About two months I experienced a rather rude financial awakening. My massive debt aversion over the last 24 years (well, I doubt I cared much as a child so let’s say 13 years) resulted in a lack of credit history. My one credit card I’d been using since 2007 simply wasn’t providing enough history. This fun fact was unearthed when I used the much-raved-about Credit Karma to try and get my free FICO score. Credit Karma accepted all my information to promptly explain I had a “thin file” which meant they could not produce a score. They were kind enough to suggest ways I might improve upon my failings which basically were just to use debt tools (ie: loans and credit cards) to increase my credit history.
Taking out a loan for the sake of taking out a loan seemed dumb so I decided to try opening another credit card. I’d long been the delighted recipient of credit card offers in the mail which always ended up in the trash. Now, I started to actually read the offers and narrowed my search down to a Capital One card or the Discover it card.
While Capital One does offer better slightly better cash back (1.5% on everything while Discover is 1% with rotating categories for 5%) the Discover it card promises of a free FICO score, no annual fee and non-outsourced customer service won my heart. Plus, I think their commercials are funny (but Capital One did have Alec Baldwin…I’m a marketer’s dream…)
The free FICO score was important because the Credit Karma and Credit Sesame products of the world don’t work for me. Funnily enough, both Discover and Credit Karma pull their data from TransUnion (one of the three major credit bureaus) to produce their scores. I just don’t flag for Credit Karma… It should also be noted that by having a FICO score from only one of the three credit bureaus you aren’t seeing the full-picture of your credit score because you may have a different number at each bureau. To truly know your score you’d have to get reports from all three bureaus, but this single report way will still give you a good approximation.
If you’re interested in opening a Discover it card, either because of the FICO score or hilarious commercials, here is my assessment after about two months of using one:
Free FICO score (obviously)
I don’t need to expand more, but I like having the access to my score each month so I can monitor for major fluctuations. However, this shouldn’t replace proactively checking credit history reports, which don’t provide a score but are free once a year, with TransUnion, Experian and Equifax to monitor for any red flags.
Customer service calls aren’t outsourced and are pleasant
I’ve only had to call once — to set up the card — but I do appreciate that the calls are in the US. Yay for helping improve employment and apparently with friendly people because my call was very pleasant. This might have to get revised if I ever need to phone in a complaint.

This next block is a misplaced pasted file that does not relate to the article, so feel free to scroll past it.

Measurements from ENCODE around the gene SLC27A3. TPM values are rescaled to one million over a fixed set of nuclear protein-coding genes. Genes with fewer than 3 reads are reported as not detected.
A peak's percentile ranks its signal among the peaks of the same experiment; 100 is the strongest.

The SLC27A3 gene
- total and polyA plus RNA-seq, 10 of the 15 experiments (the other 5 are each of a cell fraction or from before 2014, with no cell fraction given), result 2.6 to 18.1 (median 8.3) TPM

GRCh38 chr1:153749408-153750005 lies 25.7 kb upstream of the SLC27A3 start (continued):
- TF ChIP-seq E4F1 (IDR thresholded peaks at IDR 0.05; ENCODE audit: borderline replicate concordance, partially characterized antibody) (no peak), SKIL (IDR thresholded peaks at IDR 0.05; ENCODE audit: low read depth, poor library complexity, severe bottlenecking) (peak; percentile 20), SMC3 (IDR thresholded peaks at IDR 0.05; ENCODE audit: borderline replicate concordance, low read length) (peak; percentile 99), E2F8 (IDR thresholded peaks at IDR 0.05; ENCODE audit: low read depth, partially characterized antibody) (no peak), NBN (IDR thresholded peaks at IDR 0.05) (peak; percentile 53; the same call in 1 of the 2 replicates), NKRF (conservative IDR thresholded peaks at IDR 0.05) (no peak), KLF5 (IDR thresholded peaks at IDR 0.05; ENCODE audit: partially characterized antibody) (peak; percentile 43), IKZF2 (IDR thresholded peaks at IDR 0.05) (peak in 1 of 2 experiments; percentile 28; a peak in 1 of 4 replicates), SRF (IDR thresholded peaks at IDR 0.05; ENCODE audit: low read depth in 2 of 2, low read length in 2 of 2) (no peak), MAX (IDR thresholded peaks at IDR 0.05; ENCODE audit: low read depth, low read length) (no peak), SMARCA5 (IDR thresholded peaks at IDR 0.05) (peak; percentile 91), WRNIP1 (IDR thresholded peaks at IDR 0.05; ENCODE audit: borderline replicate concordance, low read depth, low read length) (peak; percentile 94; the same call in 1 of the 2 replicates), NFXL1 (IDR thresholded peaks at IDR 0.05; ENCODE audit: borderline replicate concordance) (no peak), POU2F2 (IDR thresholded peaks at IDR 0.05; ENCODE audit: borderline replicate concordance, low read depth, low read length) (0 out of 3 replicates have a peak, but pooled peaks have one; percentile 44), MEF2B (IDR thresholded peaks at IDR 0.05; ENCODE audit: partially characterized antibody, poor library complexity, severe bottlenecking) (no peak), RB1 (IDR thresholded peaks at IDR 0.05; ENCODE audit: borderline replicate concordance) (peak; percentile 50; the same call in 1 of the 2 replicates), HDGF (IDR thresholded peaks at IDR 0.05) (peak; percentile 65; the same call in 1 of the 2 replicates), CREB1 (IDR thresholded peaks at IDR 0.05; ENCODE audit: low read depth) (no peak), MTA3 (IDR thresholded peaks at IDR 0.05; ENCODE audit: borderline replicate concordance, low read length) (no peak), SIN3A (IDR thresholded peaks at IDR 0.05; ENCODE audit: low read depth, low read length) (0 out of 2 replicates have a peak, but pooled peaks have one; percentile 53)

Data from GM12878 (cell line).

Widely accepted by merchants/retailers
My first credit card is a MasterCard and I’ve never had it get rejected, but I’d seen friends get their American Express cards turned away so I wanted to ensure my second card would be widely accepted. Thus far, I’ve only encountered one restaurant that didn’t take Discover out of the various locations I’ve used the card.
You get 1% on all purchases with a rotating 5% cash back in various categories. Plus, you get a $50 kickback the first time you make a purchase within 3 months of opening the card.
In a shameless plug, I ask that you scratch my back a bit if you plan to get the Discover it card and use my referral link (here) so I get a “finder’s fee” if you will.
Least Favorite Features:
Have to enroll to get the 5% cash back
While it’s really simple to opt in, and they send you email reminders, it irks me that this isn’t automatic (and yeah it’s to save the company money on those who don’t take the 17 seconds to sign up).
Cash back categories don’t always apply to me
The first quarter of 2014 I was able to really utilize cash back because it was on movies and restaurants. I usually go out to eat once a week (hello brunch) and I’ll treat myself to an overpriced movie ticket on occasion. Unfortunately, the cash back category for the second quarter is on home improvement stores, furniture stores and Bed Bath & Beyond. Ehh. My mom would love this category but I don’t have any big plans to be utilizing those stores in the near future, unless my landlord lets me paint the apartment…
What ways have you gotten a FICO score for free?
Special thanks this week to….
J. Money from Budgets Are Sexy for mentioning my post “An Impassioned Plea for Understanding Compound Interest” as inspiration for his own story on the 8th wonder of the world. Thanks to Economag for reprinting it recently which prompted J. Money to see that hidden gem from last June.
Cat from Budget Blonde for mentioning me in a stellar lineup of lady bloggers in her edition of Women Power Wednesday.
Shannon from Financially Blonde for saying our chat over a couple of brews inspired her to write this great post about getting over investing fears! And a belated thanks to her for including me in her Women Power Wednesday and for coming up with the whole idea in the first place!
[Discover it image from Flickr]